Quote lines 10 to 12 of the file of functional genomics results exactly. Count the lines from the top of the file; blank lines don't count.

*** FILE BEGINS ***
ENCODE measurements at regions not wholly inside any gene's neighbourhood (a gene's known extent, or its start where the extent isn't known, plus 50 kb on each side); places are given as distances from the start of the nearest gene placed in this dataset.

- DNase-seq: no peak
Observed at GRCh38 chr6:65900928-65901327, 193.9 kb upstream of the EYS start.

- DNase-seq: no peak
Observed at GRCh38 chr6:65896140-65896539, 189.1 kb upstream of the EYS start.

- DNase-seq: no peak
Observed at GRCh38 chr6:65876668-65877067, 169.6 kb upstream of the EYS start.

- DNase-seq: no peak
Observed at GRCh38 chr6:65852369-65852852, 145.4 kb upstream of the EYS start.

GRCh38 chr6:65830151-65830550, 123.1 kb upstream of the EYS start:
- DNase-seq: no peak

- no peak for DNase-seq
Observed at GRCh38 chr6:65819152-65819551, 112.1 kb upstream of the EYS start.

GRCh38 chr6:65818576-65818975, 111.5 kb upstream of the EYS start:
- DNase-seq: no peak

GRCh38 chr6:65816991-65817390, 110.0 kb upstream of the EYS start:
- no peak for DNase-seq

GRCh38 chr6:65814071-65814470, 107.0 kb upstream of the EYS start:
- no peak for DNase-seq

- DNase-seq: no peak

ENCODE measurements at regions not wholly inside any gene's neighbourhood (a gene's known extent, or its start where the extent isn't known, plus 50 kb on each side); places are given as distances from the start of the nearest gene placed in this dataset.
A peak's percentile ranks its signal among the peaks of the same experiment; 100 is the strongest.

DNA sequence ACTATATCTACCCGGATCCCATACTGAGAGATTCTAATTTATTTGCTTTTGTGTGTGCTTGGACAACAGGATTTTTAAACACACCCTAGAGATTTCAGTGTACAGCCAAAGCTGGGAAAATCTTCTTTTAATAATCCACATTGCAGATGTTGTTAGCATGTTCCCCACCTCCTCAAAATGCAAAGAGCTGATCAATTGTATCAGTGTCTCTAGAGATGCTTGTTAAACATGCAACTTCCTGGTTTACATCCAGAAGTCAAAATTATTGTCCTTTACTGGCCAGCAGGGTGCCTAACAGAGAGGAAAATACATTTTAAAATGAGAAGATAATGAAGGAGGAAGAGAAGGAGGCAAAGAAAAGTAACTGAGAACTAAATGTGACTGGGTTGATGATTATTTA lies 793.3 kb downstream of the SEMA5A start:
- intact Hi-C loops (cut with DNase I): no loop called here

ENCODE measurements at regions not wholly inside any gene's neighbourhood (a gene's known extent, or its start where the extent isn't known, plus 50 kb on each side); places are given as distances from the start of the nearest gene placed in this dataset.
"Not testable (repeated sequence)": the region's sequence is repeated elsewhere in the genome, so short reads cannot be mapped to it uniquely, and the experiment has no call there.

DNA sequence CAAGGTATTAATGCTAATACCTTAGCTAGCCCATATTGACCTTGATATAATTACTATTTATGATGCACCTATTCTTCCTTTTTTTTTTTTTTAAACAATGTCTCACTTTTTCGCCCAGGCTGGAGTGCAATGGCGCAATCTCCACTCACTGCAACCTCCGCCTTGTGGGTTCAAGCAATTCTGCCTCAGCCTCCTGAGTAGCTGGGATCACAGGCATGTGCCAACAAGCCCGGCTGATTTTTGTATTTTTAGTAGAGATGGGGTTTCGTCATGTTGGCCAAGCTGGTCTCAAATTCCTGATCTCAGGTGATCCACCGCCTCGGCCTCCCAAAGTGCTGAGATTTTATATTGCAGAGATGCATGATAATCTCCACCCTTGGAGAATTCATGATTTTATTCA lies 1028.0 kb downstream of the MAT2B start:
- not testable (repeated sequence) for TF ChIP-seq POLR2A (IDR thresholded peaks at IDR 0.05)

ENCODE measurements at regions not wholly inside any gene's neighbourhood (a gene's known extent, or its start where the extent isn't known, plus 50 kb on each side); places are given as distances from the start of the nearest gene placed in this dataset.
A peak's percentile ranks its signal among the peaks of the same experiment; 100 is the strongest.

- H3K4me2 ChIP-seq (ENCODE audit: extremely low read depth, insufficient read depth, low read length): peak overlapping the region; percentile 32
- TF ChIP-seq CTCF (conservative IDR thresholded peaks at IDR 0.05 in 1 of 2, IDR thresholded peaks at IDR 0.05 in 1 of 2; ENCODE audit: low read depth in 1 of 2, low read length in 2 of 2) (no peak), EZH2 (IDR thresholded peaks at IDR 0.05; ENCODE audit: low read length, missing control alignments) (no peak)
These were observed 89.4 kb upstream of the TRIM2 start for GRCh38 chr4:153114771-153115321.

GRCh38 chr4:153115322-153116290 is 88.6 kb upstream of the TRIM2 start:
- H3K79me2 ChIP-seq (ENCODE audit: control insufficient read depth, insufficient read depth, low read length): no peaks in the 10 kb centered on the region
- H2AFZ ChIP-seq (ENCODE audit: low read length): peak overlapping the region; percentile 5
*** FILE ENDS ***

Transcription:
GRCh38 chr6:65830151-65830550, 123.1 kb upstream of the EYS start:
- DNase-seq: no peak

- no peak for DNase-seq